Tours to Uruguay - Decidedly European and exceedingly socially developed, Uruguay is home to more than three million citizens of primarily Southern European descent while also staking claim to the title of second smallest South American country.
Although literally not large in stature, Uruguay more than makes up for its small size with its beach-lined coasts, verdant interior and generally high world rankings on democracy, personal rights and quality of living. So much so the Economist named it Country of the Year in 2013.
Before winning its independence in the early 1800s, Uruguay had been subject to competing claims for its lands. In fact, it continued to be subjected to foreign intervention well into the 19th century; however, despite its rocky political past, this small coastal country has managed to retain its cultural traditions, including those of the gaucho, asado, the tango and their national drink mate—all of which are shared with their neighbor across the channel, Argentina.
There are a number of intriguing destinations to explore in Uruguay, beginning just up the Rio de la Plata at the best kept secret in country— Carmelo. This one-time pueblo is a charming and laid-back region that has retained its Colonial roots and seamlessly blends recreation and wine culture with historic architecture. Just down river, you’ll find Colonia del Sacramento, a UNESCO World Heritage Site favored by the jet set for its exciting and eclectic nature, delicate textiles, funky shopping and lovely harbor. Uruguay’s capital city of Montevideo lies farther south still where the river meets the Atlantic Ocean. Montevideo is a vibrant and eclectic metropolis, located directly across from Argentina’s Buenos Aires, with an entrepreneurial spirit and thriving tech community.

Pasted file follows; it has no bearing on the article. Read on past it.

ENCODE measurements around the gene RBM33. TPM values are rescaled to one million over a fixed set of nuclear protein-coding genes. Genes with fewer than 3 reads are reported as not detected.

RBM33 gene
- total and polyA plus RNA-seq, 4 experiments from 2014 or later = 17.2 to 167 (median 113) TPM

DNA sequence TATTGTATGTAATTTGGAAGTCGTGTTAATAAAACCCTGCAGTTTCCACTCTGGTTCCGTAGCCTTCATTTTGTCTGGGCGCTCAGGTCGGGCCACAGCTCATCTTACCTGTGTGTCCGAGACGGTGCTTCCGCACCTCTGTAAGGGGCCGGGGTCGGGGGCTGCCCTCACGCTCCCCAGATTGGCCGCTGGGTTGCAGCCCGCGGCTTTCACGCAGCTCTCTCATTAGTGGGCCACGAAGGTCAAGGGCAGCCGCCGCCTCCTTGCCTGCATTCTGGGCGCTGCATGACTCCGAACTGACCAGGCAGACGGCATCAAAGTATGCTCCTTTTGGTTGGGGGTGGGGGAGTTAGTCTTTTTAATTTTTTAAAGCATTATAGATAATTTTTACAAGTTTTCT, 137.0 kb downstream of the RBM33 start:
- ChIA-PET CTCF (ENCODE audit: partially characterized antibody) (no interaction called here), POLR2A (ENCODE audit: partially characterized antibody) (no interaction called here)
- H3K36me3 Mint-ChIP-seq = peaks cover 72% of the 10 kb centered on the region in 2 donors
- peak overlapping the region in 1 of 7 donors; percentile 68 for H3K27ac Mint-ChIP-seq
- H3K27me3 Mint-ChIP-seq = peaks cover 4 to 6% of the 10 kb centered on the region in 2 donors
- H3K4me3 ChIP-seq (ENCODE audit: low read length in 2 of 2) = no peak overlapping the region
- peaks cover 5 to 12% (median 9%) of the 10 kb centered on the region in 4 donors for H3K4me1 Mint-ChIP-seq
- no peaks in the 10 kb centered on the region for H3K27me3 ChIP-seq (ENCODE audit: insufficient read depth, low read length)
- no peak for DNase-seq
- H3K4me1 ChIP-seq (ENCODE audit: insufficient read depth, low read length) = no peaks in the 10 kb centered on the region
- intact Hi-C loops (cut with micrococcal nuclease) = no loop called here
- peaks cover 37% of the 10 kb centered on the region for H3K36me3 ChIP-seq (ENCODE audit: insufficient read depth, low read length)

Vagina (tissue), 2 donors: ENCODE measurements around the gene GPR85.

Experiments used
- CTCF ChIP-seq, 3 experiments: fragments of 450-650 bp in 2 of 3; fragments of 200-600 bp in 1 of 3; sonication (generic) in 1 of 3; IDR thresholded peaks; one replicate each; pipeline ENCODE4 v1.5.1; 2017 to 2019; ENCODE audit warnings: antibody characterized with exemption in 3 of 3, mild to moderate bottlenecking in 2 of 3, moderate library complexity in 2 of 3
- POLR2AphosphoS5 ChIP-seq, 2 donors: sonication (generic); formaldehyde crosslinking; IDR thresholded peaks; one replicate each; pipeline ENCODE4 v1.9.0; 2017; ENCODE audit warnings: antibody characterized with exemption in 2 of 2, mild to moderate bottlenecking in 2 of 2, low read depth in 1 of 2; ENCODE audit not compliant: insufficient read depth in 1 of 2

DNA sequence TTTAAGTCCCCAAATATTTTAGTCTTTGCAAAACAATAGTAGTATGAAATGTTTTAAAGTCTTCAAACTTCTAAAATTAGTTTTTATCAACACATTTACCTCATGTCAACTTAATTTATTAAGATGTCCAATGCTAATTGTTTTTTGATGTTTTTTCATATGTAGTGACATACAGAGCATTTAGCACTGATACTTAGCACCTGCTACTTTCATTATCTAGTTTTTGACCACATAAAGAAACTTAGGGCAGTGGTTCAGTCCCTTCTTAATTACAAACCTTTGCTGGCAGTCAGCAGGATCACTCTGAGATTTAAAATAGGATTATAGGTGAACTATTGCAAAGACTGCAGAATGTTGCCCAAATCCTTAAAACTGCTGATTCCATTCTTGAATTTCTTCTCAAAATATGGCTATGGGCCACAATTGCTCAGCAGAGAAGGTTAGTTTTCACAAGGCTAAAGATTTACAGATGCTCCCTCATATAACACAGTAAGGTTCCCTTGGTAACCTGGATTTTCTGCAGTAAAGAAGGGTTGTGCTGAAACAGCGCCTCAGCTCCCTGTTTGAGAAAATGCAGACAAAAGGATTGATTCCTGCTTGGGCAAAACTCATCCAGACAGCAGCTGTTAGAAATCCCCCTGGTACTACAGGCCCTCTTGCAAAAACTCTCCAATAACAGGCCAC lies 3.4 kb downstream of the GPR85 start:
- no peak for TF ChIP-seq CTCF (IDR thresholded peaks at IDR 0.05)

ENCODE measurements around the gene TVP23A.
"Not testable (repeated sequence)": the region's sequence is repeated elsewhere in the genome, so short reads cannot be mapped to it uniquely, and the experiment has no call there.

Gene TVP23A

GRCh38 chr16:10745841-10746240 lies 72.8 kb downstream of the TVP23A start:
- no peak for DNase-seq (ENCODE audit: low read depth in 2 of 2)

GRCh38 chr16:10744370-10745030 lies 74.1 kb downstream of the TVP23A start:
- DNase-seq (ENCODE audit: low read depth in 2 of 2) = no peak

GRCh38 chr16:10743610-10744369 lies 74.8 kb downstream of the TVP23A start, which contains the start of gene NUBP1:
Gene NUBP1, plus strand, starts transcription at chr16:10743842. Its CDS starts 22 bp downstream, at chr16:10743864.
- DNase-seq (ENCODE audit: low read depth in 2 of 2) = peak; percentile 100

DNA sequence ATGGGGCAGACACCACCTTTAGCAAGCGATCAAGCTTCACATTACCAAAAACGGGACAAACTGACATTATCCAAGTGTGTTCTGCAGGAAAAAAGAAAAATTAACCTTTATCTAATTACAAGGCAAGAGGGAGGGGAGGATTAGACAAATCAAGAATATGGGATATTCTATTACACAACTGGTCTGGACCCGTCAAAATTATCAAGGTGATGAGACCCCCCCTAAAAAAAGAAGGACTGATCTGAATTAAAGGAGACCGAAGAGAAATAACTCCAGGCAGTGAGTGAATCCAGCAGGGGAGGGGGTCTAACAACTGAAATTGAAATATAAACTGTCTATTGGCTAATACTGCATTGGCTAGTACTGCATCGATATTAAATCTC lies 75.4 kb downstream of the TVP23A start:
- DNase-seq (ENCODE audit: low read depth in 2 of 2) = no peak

Up the Atlantic Coast, there are several beach communities that come alive during high season. First, is Punta del Este, where A-listers descend on its scenic shores and sandy beaches for only two weeks each January to rub elbows with revelers at all-night parties. During the rest of the year, it’s a seaside hamlet where you can chill out and unwind in relative peace and quiet. There is no shortage of activities here, from culinary and recreational to shopping and cultural. A bit farther south, and you’ll find Jose Ignacio (sometimes called “The Hamptons of Uruguay”). Once a quiet fishing village, Jose Ignacio is a slow-paced Bohemian affair and arguably the most stylish spot in Latin America. If you’re looking for a truly remote beachfront hideaway, Rocha is perhaps the most magical and least visited of all Uruguay’s shores. Located on the southern tip of Uruguay, Rocha is both a city and department filled with wandering streams, rolling hillsides, hidden beaches and working ranches. Once you’ve had a taste of the Uruguayan beach experience, head to the sparsely populated interior department of Garzon, where this sleepy Colonial village will intrigue you with its culinary delights, high-end winery and abundant local artisans and shops.
Discover a little bit of Europe with decidedly Latin American flair in Uruguay.
Call our trip designers at 800.772.9188 to explore our suggested Uruguay tours today, and begin personalizing your extraordinary journey to Uruguay with our private guides in private cars.
Good to Know
Not required for U.S. citizens staying less than 3 months
Must be valid at time of entry
Uruguayan Peso (UYU)
None, but check with your doctor for recommendations
- Colonia de Sacramento
- Jose Ignacio
- Punta del Este